Difference between revisions of "Sparganium glomeratum"

(Beurling ex Laestadius) L. M. Neuman in C. J. Hartman et al.

in C. J. Hartman et al.,Handb. Skand. Fl., ed.12: 111. 1889

Common names: Rubanier aggloméré
Basionyms: Sparganium erectum glomeratum
Found in FNA Volume 22. Treatment on page 275.
 
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{{Treatment/ID
 
{{Treatment/ID
 
|accepted_name=Sparganium glomeratum
 
|accepted_name=Sparganium glomeratum
|accepted_authority=(Beurling ex Laestadius) L. M. Newman in C. J. Hartman et al.
+
|accepted_authority=(Beurling ex Laestadius) L. M. Neuman in C. J. Hartman et al.
 
|publications={{Treatment/Publication | title=in C. J. Hartman et al.,Handb. Skand. Fl., ed. | place=12: 111. 1889}}
 
|publications={{Treatment/Publication | title=in C. J. Hartman et al.,Handb. Skand. Fl., ed. | place=12: 111. 1889}}
 
|common_names=Rubanier aggloméré
 
|common_names=Rubanier aggloméré

Latest revision as of 20:20, 10 July 2019

Plants slender to robust, to 0.4(–0.6) m; at least some leaves and inflorescences emergent, erect. Leaves stiff, weakly keeled, to 50 cm × 6 mm. Inflorescences: rachis unbranched, condensed, erect; bracts ascending, somewhat inflated near base; pistillate heads 2–6, mostly supra-axillary, sometimes opposite bract above, upper crowded, sessile, proximal head not contiguous with upperdistal, peduncled, 1.2–1.6(–2) cm diam. and contiguous in fruit; staminate heads 1(–2), contiguous or not with distalmost pistillate head. Flowers: tepals without subapical dark spot, entire to erose; stigma 1, lanceolate. Fruits greenish brown, lustrous, stipitate, fusiform, body not faceted, slightly constricted near equator, 3–6 × 2–3 mm, tapering to beak; beak straight, 1.5–2 mm; tepals attached at base, reaching 1/3 to 1/2 length of fruit. Seeds 1. 2n = 30.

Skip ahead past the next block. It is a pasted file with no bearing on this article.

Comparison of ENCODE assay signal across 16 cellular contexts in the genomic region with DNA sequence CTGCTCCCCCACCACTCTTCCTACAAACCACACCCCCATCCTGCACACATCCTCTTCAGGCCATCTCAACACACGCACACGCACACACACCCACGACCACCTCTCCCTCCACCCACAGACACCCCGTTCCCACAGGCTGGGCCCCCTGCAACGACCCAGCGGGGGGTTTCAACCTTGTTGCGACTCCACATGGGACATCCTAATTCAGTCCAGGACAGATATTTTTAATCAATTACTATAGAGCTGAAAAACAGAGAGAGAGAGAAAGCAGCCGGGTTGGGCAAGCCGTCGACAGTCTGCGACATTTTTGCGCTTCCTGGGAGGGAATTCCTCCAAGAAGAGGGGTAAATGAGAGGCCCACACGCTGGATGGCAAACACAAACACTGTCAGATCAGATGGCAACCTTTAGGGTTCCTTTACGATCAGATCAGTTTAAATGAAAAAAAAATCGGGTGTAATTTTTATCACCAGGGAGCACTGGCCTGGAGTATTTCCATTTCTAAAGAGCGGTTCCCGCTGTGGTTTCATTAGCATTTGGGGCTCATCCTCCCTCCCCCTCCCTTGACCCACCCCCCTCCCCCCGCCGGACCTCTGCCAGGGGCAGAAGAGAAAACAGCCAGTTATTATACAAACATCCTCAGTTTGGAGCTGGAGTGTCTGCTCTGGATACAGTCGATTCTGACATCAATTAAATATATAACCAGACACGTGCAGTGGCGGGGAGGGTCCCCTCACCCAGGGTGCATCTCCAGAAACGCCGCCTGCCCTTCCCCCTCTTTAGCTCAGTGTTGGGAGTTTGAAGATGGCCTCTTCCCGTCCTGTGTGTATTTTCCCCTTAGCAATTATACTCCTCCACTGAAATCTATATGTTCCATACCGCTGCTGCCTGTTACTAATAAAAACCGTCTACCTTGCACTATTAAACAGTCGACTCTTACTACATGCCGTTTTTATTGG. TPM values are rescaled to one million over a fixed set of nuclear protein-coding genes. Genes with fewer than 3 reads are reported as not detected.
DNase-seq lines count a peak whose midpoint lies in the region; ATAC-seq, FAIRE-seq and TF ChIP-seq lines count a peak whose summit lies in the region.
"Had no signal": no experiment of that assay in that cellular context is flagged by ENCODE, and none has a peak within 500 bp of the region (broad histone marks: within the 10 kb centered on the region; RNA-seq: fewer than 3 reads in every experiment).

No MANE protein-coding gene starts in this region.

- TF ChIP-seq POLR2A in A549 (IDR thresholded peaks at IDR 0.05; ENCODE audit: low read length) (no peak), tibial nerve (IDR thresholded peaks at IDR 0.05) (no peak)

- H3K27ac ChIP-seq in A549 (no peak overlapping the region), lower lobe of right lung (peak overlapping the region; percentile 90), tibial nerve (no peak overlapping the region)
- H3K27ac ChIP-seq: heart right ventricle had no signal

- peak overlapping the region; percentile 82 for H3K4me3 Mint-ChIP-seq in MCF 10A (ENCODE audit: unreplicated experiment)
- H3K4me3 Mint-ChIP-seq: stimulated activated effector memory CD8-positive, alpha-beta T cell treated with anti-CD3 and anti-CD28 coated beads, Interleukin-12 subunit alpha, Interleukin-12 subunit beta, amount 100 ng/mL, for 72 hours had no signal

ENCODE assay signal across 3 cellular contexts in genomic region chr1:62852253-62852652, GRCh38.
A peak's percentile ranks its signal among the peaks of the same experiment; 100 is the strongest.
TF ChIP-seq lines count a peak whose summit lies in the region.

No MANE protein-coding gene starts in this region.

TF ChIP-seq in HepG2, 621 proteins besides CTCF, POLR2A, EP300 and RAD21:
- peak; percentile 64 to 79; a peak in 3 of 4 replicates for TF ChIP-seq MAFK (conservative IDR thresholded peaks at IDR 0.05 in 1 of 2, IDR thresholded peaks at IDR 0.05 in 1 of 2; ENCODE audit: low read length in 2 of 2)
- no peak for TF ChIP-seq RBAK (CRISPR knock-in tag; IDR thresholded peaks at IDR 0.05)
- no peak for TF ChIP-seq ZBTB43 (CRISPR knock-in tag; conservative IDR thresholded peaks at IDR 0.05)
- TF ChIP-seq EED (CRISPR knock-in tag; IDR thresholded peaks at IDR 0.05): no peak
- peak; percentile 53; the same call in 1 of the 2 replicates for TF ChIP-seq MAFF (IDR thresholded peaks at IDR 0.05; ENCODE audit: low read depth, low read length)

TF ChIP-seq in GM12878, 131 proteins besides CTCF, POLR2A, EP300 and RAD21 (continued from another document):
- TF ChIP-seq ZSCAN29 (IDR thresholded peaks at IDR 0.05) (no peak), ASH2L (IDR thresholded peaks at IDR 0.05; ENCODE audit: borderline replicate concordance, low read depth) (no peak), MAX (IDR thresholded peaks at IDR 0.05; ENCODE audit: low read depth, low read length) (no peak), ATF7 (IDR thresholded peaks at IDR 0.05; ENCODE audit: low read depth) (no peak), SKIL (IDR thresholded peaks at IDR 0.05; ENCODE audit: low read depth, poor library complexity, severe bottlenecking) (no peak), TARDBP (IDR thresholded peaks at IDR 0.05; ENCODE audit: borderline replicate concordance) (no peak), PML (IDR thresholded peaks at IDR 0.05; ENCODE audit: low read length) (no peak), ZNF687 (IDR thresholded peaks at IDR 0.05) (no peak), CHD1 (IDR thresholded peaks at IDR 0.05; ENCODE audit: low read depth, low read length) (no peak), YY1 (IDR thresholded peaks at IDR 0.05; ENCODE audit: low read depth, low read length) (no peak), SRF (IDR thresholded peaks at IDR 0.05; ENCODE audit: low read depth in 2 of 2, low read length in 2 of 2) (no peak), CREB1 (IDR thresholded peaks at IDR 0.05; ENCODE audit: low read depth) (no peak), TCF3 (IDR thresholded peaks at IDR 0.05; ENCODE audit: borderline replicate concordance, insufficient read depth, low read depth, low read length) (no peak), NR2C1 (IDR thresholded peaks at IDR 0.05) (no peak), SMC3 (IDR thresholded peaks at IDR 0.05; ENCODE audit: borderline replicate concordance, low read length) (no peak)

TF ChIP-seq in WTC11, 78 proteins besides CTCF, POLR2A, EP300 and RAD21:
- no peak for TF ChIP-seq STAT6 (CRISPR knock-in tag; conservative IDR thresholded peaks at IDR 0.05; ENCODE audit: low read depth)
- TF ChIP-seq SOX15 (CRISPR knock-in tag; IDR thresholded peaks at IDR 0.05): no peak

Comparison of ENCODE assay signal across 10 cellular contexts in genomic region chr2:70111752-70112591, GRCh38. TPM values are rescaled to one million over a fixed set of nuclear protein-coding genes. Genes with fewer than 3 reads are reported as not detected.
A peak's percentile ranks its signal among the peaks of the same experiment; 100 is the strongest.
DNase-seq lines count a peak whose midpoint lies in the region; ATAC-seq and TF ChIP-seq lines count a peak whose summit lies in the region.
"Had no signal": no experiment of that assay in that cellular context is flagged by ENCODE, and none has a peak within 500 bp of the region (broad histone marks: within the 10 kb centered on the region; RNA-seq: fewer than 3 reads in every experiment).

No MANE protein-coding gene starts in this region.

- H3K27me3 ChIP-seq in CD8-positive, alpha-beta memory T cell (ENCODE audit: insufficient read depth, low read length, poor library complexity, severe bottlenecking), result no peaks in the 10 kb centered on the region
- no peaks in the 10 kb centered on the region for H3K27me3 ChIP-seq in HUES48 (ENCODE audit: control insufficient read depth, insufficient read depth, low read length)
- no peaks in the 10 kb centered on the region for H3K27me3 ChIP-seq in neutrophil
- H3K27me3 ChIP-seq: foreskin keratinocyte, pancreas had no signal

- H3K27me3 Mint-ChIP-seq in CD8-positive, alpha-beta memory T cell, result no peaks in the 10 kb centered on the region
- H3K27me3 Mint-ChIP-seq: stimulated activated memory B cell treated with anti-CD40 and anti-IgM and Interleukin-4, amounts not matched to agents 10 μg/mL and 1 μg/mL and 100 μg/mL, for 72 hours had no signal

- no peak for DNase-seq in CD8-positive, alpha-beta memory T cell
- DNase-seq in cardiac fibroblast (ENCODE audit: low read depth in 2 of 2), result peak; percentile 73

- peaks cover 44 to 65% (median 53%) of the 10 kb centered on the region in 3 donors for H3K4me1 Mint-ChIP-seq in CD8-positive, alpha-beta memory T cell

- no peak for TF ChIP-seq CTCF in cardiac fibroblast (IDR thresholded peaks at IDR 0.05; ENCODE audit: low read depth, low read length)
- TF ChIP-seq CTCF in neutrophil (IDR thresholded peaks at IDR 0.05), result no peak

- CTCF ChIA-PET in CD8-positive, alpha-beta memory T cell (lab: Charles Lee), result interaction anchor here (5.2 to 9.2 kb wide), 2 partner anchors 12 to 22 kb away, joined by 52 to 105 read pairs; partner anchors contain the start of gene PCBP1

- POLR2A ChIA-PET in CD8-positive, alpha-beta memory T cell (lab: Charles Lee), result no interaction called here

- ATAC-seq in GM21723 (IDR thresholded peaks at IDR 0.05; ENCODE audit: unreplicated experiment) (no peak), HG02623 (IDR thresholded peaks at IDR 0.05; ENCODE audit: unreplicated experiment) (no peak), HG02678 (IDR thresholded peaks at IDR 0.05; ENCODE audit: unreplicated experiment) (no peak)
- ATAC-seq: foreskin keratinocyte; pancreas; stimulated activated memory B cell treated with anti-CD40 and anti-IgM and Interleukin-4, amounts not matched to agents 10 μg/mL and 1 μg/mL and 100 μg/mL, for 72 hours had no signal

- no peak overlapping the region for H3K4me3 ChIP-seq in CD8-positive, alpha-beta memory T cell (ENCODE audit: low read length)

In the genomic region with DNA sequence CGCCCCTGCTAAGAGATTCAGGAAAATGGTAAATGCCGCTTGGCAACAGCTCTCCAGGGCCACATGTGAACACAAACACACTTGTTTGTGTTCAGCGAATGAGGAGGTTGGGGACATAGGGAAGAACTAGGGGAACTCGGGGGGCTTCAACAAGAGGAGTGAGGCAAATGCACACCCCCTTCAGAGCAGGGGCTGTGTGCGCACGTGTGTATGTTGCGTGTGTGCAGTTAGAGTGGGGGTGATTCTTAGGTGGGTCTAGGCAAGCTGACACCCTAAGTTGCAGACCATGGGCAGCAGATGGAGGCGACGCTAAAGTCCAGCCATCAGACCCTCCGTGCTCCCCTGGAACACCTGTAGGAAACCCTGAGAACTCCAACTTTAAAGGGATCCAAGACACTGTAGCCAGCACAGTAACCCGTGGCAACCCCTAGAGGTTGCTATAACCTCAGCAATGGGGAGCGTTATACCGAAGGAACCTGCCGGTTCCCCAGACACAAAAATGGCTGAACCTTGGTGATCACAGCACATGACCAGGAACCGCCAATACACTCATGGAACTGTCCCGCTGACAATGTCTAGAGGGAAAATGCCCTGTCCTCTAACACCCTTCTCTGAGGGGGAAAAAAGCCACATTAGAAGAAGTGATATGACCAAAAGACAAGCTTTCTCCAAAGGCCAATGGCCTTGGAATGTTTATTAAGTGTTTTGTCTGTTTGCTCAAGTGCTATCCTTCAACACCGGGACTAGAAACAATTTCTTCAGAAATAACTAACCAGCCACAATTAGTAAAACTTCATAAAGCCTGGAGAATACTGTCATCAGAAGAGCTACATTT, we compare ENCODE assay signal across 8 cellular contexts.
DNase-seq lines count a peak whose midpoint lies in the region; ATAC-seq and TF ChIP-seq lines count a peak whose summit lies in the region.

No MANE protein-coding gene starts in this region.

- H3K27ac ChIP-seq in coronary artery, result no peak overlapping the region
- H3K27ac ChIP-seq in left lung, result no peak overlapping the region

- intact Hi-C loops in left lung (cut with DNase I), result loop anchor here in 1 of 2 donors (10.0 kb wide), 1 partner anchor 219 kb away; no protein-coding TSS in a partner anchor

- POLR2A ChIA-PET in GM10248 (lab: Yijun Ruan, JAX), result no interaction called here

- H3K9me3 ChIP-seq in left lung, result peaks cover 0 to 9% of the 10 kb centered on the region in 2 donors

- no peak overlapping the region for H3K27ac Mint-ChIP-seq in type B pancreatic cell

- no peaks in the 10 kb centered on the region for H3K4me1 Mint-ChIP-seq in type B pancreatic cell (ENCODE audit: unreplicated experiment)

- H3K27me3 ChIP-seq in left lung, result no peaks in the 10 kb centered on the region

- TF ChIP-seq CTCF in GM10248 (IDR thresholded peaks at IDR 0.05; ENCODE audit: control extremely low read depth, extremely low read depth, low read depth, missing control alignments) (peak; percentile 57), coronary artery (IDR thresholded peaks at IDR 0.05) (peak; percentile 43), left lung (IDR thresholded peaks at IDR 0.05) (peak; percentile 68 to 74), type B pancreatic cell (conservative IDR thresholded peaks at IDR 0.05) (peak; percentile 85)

Phenology: Flowering summer (Jul–Aug).
Habitat: shallow, quiet, neutral, mesotrophic waters
Elevation: 0–1000 m

Distribution

Alta., B.C., Nfld. and Labr. (Labr.), Ont., Que., Sask., Minn., Wis., circumboreal.

Discussion

Sparganium glomeratum is apparently rare, or perhaps is only rarely collected, in North America, except it is locally common in sedge-marshes and black-ash swamps near the western end of Lake Superior. The species is rather invariable throughout its circumboreal range (C. D. K. Cook and M. S. Nicholls 1986).

References

None.